Sign in to follow this  

What's the void for?

This topic is 4665 days old which is more than the 365 day threshold we allow for new replies. Please post a new topic.

If you intended to correct an error in the post then please contact us.

Recommended Posts

Hey everyone, I was wondering, what's this (void**) for? What does it do?
if(FAILED(pDSB->QueryInterface(IID_IDirectSoundBuffer8,                          (void**)&g_pDSBuffer))) {
      // Error occurred - free first interface first 
      // and then do something
      pDSB->Release();
    } else {

Share this post


Link to post
Share on other sites
it's pointing to a pointer so that the function can use this double-indirection to create memory for the pointer.

the function could probably read as


void foo(void **ppSth)
{
...

*ppSth = new DATA_TYPE;

...
}


Share this post


Link to post
Share on other sites
void is a type that means 'no type'. For example, void foo(void); means that the function neither takes nor return anything (in C++, it's equivalent to void foo();). You can also explicitely cast the result of a function to void to explicitely tell the compiler you haven't forgotten to use it (some compilers used to warn you when you did that): (void) bar(42);.

If you create a pointer to void (i.e. a void*), you have a pointer to some block of memory, without assuming anything about what's held in that memory (as opposed to, say, int*, where you know you're pointing to one or more ints). For example, that's what the C malloc and free functions manipulate: they allocate and release blocks of memory, but know nothing about how they're going to be used.

void* has the interesting property that any type of pointer (int*, double*, sauerkraut*...) can be converted to void*. That's why functions like, for example, the C qsort() function take such void* (so that they'll accept any pointer - in C++, you would use templates, preserving the type right into the function, as std::sort() does).

On the other hand, there isn't much you can do with a void* without casting it back to some other pointer type. To start with, you can't dereference it (i.e. do void* ptr; ... *ptr), since the result would be of type void ... which you can't do anything with. Also, obviously, since a void has no size, you can't do pointer arithmetic on a void*. In fact, the only thing you can do with a void* is pass it around and cast it back to what it was originally (if it was something else, and not the result of malloc()) or to something else (don't make any assumption on the data the memory block used to contain!!!).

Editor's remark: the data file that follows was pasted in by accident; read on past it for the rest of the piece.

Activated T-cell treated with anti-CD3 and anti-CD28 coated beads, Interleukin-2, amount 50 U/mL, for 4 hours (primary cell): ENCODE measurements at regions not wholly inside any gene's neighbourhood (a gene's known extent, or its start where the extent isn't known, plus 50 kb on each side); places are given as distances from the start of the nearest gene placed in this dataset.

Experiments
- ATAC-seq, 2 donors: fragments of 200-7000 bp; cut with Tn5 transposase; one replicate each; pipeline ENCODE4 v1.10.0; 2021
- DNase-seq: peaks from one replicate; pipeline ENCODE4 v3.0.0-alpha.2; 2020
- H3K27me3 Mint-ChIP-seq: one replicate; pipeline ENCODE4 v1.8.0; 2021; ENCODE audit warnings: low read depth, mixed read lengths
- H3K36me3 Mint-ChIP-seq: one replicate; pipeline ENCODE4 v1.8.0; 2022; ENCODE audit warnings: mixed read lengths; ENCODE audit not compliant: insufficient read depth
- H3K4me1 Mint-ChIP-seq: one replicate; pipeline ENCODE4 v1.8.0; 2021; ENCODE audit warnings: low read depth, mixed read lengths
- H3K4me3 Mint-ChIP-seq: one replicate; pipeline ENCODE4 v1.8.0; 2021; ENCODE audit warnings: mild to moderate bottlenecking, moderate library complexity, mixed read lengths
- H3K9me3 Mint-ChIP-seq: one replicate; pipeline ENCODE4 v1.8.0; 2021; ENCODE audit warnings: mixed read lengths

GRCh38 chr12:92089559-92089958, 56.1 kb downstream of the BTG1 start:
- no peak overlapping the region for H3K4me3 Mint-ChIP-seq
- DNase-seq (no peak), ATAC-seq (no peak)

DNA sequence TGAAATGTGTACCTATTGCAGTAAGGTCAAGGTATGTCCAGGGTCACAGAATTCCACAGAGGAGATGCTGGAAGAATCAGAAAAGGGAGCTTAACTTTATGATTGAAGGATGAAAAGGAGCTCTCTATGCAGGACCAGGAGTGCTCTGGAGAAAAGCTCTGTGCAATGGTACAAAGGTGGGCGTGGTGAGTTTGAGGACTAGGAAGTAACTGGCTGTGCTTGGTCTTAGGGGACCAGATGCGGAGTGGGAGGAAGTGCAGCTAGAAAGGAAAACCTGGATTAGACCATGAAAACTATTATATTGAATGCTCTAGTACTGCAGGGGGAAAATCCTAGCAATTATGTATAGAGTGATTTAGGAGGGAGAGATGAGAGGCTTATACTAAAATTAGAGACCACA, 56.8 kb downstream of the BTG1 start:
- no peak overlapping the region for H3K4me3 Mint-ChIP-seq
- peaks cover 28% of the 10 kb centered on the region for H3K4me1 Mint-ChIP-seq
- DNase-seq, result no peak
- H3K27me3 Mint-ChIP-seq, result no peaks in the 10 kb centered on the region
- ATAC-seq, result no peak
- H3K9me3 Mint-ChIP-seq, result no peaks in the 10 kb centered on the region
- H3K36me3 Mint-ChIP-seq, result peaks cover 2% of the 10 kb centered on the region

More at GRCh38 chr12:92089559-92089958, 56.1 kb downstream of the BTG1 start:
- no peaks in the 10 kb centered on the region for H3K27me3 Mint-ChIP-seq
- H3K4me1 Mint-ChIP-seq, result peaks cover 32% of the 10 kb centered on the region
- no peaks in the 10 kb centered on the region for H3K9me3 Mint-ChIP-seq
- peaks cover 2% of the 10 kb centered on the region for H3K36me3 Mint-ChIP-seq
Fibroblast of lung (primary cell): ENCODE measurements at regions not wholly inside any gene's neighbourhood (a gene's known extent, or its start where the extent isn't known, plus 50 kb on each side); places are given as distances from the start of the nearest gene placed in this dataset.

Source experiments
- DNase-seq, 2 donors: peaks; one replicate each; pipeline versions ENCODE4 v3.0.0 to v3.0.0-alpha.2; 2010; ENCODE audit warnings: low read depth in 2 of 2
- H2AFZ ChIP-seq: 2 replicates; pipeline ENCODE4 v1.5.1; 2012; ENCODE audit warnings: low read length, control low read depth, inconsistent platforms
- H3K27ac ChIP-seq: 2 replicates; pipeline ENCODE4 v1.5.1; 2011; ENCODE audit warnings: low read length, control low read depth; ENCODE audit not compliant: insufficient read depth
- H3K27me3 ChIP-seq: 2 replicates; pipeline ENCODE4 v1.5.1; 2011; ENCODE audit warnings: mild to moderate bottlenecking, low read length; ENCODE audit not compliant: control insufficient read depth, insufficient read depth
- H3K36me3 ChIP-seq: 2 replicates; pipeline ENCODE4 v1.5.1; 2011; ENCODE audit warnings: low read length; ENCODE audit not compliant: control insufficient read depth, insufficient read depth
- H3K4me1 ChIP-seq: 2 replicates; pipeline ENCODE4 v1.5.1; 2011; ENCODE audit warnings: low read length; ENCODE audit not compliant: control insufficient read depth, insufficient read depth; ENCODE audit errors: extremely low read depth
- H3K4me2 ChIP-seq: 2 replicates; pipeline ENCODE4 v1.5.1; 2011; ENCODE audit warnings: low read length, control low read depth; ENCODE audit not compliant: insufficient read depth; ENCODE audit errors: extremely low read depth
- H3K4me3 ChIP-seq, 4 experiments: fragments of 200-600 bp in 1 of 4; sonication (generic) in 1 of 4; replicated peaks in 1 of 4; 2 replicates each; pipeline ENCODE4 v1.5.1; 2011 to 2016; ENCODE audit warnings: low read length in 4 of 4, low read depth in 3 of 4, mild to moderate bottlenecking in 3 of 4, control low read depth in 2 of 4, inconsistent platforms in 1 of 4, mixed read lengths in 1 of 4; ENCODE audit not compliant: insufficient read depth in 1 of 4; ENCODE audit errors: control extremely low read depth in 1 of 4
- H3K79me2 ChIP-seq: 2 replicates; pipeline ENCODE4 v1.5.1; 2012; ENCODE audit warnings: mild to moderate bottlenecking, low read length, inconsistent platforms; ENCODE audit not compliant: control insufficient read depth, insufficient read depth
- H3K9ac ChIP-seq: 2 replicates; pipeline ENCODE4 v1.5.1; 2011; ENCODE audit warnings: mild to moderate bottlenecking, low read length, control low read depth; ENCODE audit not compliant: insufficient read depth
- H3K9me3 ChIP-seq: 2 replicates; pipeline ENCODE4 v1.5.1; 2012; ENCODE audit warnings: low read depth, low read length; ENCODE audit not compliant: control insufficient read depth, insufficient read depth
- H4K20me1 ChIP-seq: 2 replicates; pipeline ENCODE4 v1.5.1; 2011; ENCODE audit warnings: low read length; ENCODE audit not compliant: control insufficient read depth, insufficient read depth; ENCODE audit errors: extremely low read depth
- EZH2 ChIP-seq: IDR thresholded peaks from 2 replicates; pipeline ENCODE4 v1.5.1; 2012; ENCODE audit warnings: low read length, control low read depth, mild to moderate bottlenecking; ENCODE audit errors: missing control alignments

A void** is simply a pointer to a void*.

In C (and C-style C++), when a function needs to modify one of its parameters, you need to pass a pointer to it. C only passes parameters by value, so if you were to pass, say, an int and modify it in the function, the int variable outside wouldn't be affected. By passing the address of that variable (void foo(int* ptr); ... int var; foo(&var);), the function can modify the data the pointer points to (*ptr = 42;) and thus affect the variable outside of the function (var becomes 42). In C++, you would use a reference parameter instead (void foo(int& ref); ... int var; foo(var); ... ref = 42;). It's simpler and more flexible.

In your example, g_pDSBuffer is a pointer of some type (let's say a foo*), you take its address (yielding a foo**), and convert it to a void** to match the interface of the QueryInterface function (I don't think there is an automatic conversion to void** as there is to void*).

You will have to study how QueryInterface really works (and how COM works in general) if you want more details about why.

Share this post


Link to post
Share on other sites

This topic is 4665 days old which is more than the 365 day threshold we allow for new replies. Please post a new topic.

If you intended to correct an error in the post then please contact us.

Create an account or sign in to comment

You need to be a member in order to leave a comment

Create an account

Sign up for a new account in our community. It's easy!

Register a new account

Sign in

Already have an account? Sign in here.

Sign In Now

Sign in to follow this